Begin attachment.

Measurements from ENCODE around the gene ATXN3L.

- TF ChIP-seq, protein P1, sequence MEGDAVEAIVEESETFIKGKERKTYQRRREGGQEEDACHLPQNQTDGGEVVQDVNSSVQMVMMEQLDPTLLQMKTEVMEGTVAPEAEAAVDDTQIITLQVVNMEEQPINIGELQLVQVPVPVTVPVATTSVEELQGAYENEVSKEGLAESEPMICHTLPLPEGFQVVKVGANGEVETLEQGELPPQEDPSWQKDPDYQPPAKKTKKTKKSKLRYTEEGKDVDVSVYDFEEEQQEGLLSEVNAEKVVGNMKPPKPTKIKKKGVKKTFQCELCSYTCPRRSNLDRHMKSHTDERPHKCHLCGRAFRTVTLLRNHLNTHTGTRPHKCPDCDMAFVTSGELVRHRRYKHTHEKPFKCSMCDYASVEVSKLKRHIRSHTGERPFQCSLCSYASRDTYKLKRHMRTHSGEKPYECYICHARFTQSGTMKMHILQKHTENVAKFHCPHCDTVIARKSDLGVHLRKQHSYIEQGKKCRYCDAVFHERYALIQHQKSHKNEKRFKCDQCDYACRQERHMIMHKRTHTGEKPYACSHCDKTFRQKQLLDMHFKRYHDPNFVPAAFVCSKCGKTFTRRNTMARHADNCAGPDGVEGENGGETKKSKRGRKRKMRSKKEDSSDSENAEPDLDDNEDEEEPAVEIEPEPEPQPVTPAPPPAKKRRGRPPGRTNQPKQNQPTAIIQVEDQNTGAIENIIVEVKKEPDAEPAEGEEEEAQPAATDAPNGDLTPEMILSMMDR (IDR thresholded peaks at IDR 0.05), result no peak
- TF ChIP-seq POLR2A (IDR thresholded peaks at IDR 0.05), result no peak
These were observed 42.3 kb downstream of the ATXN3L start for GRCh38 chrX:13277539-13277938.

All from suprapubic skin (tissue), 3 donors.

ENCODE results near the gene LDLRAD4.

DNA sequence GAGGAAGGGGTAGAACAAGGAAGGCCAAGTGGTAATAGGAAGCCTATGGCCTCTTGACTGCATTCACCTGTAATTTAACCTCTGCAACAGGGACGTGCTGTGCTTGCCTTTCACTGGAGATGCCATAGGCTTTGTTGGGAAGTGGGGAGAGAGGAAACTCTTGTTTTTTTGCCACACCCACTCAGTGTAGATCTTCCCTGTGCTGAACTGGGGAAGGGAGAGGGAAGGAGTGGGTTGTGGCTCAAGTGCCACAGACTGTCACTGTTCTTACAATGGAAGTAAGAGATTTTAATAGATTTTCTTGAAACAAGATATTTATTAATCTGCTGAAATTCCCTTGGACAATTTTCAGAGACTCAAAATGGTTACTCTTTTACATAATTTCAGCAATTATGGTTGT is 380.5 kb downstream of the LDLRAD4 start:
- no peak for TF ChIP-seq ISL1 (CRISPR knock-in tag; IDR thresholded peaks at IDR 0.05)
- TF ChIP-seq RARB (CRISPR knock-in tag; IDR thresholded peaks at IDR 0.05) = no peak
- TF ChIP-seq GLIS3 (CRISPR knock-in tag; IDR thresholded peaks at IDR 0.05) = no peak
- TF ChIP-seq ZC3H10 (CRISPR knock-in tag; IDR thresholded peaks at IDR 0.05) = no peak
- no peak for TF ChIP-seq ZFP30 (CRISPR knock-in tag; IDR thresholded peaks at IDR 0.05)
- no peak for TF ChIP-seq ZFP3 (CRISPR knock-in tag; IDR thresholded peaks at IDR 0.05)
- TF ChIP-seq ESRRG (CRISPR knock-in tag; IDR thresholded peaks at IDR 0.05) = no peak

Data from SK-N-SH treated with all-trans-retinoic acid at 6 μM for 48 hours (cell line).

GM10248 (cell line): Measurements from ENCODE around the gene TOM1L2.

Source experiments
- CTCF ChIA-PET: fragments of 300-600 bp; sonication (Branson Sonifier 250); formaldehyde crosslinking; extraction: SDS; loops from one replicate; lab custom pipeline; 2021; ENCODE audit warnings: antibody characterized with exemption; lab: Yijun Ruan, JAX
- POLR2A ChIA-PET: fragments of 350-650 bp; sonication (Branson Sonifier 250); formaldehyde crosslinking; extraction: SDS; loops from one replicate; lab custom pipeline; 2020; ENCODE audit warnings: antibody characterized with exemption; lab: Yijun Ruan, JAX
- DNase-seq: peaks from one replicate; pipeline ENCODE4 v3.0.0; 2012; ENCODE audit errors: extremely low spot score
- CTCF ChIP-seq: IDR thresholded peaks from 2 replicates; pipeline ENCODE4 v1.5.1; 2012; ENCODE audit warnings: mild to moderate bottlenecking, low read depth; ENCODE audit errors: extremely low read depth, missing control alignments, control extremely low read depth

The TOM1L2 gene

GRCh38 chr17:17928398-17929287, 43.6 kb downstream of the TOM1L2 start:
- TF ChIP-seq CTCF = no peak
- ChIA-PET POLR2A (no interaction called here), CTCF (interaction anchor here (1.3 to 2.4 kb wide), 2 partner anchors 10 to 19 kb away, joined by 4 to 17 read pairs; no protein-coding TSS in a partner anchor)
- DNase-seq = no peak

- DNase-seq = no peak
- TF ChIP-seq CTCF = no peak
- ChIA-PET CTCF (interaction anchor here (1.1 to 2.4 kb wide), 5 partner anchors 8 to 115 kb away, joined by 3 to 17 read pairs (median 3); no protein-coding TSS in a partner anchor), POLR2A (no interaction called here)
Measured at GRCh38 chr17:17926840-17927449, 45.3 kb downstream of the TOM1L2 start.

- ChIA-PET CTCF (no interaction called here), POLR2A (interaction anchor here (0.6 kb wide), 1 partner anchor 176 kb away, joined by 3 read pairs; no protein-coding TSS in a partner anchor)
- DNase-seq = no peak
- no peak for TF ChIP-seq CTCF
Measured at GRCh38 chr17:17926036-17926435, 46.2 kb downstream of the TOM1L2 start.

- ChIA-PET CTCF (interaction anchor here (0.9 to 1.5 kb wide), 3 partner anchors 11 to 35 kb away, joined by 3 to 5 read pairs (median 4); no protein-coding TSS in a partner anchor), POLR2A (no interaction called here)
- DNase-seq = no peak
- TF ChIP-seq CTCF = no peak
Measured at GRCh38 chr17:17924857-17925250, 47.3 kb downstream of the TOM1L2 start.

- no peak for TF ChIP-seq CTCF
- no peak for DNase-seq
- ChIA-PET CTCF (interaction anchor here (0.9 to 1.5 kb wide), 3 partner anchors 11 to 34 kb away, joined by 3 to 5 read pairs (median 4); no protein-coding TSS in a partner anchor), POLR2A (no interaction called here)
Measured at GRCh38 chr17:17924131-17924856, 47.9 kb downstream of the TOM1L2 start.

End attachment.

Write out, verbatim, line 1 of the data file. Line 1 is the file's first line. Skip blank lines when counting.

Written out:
Measurements from ENCODE around the gene ATXN3L.